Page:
Rings Of Power And GOT Producer Goes On Intense Rant About Why TV Staff Are Underpaid And Undervalued

Sauron in Rings of Power
(Image credit: Prime Video)

Negotiations with the Writers Guild of America are set to commence in a couple of weeks to discuss a new contract and there already seems to be a strong feeling that a writer's strike could be in the future. Bryan Cogman, a producer on Game of Thrones as well as Rings of Power recently took to Twitter with what he believes is one of the reasons that a strike may happen, because the people behind the shows are not being given enough respect.

While not going into specific details regarding the people involved in the show, Bryan Cogman posted to Twitter that a showrunner of a major network show was recently informed that the production could not afford to pay them for the next two months. Considering how vital a showrunner is, and the fact they were still expected to work, despite not getting paid, the producer blew his top, saying… 

Just heard of a show at a major network where the showrunner - the SHOWRUNNER - is being told the production can’t afford to pay her or her assistant for the next two months because the star’s vacation schedule is eating into the budget. Of course, the writing staff was already shown the door months prior. And of course this showrunner/assistant are still expected to show up for meetings if they want, you know… keep RUNNING THEIR SHOW. Just in case you‘re wondering why there might be a strike.

If any of us were told that we weren't going to get paid for two months because the money needed to be spent elsewhere, we certainly would feel unappreciated at the very least. Somebody clearly didn't think we were important enough. It would be one thing if we could take a two-month vacation, but in this scenario, you're still expected to work, just not get paid for the work.

This certainly sounds like an incredible situation. Based on the job title alone the showrunner should be seen as the single most important person working behind the camera. They literally run the show, and yet they’re not being taken care of by the studio producing the show. For Cogman this is simply another example of writers being undervalued, which is part of the problem. He continues…

The idea that the writer is so undervalued in this industry that a fucking show spending millions of dollars on bullshit will conclude that its SHOW. RUNNER. is an expense they can't afford is fucking mind-blowing.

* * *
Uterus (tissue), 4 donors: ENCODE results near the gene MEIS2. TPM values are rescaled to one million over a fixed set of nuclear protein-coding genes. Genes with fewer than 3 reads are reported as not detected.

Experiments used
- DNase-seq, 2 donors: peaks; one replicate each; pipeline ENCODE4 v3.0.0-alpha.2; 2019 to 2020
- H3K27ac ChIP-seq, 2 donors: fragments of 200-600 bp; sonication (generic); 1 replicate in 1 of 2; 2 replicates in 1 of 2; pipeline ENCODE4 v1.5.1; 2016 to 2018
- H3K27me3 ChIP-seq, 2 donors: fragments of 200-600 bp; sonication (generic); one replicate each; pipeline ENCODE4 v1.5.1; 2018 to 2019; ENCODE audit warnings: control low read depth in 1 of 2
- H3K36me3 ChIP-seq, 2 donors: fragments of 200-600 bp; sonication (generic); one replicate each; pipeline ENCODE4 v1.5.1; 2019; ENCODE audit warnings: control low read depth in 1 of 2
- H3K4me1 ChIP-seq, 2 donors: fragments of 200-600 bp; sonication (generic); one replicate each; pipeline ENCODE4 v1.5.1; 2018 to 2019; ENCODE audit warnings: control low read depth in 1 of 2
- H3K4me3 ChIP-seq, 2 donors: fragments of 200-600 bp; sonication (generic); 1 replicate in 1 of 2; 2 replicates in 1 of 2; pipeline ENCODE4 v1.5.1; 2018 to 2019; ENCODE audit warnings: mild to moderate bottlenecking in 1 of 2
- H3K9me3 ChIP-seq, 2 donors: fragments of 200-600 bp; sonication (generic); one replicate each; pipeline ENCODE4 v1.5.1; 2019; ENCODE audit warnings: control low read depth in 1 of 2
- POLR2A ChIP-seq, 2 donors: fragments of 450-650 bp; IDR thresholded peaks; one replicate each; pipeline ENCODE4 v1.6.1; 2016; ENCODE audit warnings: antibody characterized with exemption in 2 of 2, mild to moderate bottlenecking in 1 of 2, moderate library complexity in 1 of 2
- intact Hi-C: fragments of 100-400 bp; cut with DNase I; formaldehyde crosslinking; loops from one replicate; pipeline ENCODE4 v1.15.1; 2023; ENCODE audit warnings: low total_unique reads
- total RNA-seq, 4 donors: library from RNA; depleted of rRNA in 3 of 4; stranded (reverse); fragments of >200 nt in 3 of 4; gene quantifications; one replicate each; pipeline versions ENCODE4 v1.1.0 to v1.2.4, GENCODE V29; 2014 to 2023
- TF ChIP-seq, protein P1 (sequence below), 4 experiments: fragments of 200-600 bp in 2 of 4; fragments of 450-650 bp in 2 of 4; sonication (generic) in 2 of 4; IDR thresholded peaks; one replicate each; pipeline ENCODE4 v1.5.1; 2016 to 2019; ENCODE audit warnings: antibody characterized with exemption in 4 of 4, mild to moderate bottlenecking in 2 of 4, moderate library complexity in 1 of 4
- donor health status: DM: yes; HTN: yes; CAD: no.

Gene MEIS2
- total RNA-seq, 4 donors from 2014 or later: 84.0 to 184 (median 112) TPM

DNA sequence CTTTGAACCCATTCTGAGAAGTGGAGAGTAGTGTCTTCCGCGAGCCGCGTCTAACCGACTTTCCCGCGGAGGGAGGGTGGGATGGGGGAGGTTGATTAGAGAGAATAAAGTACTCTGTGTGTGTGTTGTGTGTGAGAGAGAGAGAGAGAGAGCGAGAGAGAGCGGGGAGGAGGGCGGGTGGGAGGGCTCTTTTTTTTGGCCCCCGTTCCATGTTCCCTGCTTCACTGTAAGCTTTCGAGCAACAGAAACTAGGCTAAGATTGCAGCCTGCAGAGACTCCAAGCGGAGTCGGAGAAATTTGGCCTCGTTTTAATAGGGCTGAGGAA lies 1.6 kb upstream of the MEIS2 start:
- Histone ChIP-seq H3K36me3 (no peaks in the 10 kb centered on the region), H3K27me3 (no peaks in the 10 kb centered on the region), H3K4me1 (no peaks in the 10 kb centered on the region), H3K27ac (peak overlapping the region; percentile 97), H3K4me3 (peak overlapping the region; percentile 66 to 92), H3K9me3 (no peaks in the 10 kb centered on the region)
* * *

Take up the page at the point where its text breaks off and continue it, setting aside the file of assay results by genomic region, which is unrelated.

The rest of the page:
Writers are, without question, one of the vital elements of any TV series or film. Without them, there is simply no story. And yet, whenever the WGA contract comes up for renegotiation it seems to always be contentious. The WGA did strike back in 2007 and in 2017 there were significant fears that a strike could happen, though it ended up being averted. 

The WGA members have felt, especially in recent years, that their compensation has not been what it needed to be, especially as streaming has become such a big part of the media landscape. Improving residuals from streaming is a big part of what the WGA wants from these upcoming negotiations.

From a fan standpoint, we certainly don't want to see a strike. When it happened back in 2007 television was noticeably damaged. Several great shows ended up dying, more due to the writer's strike than the quality of the show itself. At the same time, I think most fans also want the people who write their favorite shows to be fairly compensated for that work.

Dirk Libbey
Content Producer/Theme Park Beat

CinemaBlend’s resident theme park junkie and amateur Disney historian, Dirk began writing for CinemaBlend as a freelancer in 2015 before joining the site full-time in 2018. He has previously held positions as a Staff Writer and Games Editor, but has more recently transformed his true passion into his job as the head of the site's Theme Park section. He has previously done freelance work for various gaming and technology sites. Prior to starting his second career as a writer he worked for 12 years in sales for various companies within the consumer electronics industry. He has a degree in political science from the University of California, Davis.  Is an armchair Imagineer, Epcot Stan, Future Club 33 Member.